On June 15, the Southern Association of Colleges and Schools Commission on Colleges (SACSCOC) announced it has lifted the warning status previously placed on Tuskegee University. While this announcement reverses and fully lifts the accrediting body’s warning imposed on the university two years ago, the university had remained fully accredited throughout this entire monitoring period.
SACSCOC is the recognized regional accrediting body for nearly 800 degree-granting higher education institutions — regardless of its public, private or for-profit status — Alabama, Florida, Georgia, Kentucky, Louisiana, Mississippi, North Carolina, South Carolina, Tennessee, Texas and Virginia, as well as Latin America. The 77-member commission, backed by teams of peers who visit and monitor institutions, has nearly 100 standards by which member schools are assessed to gain accreditation, and reassessed every 10 years to maintain accreditation.
In June 2015, SACSCOC issued a warning to Tuskegee University regarding concerns for institutional effectiveness and financial stability. SACSCOC’s recent decision to remove its previously issued warning validates the university’s efforts since that time to remedy those observations.
“Tuskegee University has made tremendous financial strides and enhanced its governance and oversight during the past two years,” said John Page, chairman of the university’s Board of Trustees. “Working together, President Johnson, trustees, administrators, faculty and staff reduced the university’s cumulative debt by $20 million, increased its cumulative operating surplus by more than $17 million and increased enrollment by 3.5 percent. I expect even greater advances in these areas, including research and innovation, under Dr. Charlotte Morris’ upcoming tenure as interim president.”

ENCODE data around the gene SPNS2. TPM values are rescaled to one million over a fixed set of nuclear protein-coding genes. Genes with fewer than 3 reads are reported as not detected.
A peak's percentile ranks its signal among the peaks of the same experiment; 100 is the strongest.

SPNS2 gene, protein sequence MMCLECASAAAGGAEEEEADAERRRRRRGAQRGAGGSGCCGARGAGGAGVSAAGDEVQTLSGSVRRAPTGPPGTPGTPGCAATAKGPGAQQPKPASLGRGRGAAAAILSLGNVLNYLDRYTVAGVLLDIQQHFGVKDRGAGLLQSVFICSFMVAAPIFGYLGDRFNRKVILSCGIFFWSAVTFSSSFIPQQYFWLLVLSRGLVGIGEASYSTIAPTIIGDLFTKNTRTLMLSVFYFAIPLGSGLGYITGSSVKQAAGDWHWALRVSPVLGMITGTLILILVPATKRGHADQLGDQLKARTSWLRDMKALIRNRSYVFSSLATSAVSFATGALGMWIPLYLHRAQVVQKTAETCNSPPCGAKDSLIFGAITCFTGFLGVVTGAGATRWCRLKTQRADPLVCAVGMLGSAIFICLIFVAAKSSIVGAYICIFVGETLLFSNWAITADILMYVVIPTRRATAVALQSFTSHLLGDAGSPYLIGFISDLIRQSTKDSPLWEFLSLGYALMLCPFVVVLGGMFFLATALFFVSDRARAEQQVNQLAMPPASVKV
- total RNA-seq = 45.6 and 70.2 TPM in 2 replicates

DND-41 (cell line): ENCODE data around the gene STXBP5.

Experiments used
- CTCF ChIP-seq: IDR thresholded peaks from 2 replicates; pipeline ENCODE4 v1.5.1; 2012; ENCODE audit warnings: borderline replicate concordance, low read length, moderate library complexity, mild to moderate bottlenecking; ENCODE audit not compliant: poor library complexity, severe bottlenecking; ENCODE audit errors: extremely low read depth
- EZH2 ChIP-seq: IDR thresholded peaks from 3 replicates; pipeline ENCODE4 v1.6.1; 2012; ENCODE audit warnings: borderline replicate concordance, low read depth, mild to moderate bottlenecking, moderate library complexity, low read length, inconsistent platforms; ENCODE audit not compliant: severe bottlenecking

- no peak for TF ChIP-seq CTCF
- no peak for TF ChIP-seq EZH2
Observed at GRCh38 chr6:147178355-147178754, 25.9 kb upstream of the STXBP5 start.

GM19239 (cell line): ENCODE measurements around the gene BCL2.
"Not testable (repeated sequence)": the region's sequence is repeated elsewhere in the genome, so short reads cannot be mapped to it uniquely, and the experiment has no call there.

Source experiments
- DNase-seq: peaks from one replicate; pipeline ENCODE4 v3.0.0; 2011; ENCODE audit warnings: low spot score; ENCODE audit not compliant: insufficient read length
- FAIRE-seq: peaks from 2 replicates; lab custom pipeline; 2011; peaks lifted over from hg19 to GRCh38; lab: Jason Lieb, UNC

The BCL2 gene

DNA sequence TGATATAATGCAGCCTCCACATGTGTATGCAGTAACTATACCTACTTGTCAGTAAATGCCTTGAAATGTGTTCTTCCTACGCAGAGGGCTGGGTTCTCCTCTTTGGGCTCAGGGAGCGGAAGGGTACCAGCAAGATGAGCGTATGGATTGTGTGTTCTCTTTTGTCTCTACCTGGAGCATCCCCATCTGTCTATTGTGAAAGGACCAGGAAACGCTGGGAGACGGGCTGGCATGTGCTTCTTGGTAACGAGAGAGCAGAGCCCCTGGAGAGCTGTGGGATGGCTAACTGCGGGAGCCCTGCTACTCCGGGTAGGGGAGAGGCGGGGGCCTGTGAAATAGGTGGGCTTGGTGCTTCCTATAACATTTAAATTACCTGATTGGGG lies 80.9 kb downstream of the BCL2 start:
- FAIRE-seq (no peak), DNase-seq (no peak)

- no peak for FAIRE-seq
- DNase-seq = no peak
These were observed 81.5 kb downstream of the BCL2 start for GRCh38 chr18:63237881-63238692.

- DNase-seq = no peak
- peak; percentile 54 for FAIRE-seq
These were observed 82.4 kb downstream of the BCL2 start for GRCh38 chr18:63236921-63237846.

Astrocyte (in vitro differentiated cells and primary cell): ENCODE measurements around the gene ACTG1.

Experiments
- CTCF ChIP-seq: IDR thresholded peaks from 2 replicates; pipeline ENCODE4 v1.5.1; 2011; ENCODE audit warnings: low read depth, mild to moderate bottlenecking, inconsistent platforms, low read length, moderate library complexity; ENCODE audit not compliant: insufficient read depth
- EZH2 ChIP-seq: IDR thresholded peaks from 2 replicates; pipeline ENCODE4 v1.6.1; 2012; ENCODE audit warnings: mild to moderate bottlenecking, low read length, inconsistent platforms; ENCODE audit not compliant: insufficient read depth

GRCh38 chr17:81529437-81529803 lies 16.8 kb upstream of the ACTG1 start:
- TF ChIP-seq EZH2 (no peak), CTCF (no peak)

The university also conducted a number of faculty and administrator development workshops to address SACSCOC-observed deficiencies in institutional effectiveness and student-learning outcomes.
Although the university’s fiscal health was SACSCOC’s concern in its last monitoring report, Tuskegee’s academic and degree offerings were never called into question. In fact, in December 2016, SACSCOC approved Tuskegee’s proposed online degree program in nursing, which expanded its online offerings to three. The university currently offers an online master of science in environmental science and a master of science in environmental management, in addition to its newest online program in nursing.
Morris, whose duties as interim president officially begin July 1, views SACSCOC’s actions in lifting all warnings as a signal for more positive outcomes and continuous improvement university-wide.
“I look forward in my capacity as interim president to continuing progress toward achieving the goals of the university’s five-year strategic plan, which our trustees adopted in 2015,” Morris said. “Our team of administrators, faculty and staff remain committed to continuing our strategic focus on creating a student-centered culture, integrating modern academic approaches, managing resources effectively, increasing enrollment, and expanding private philanthropy.”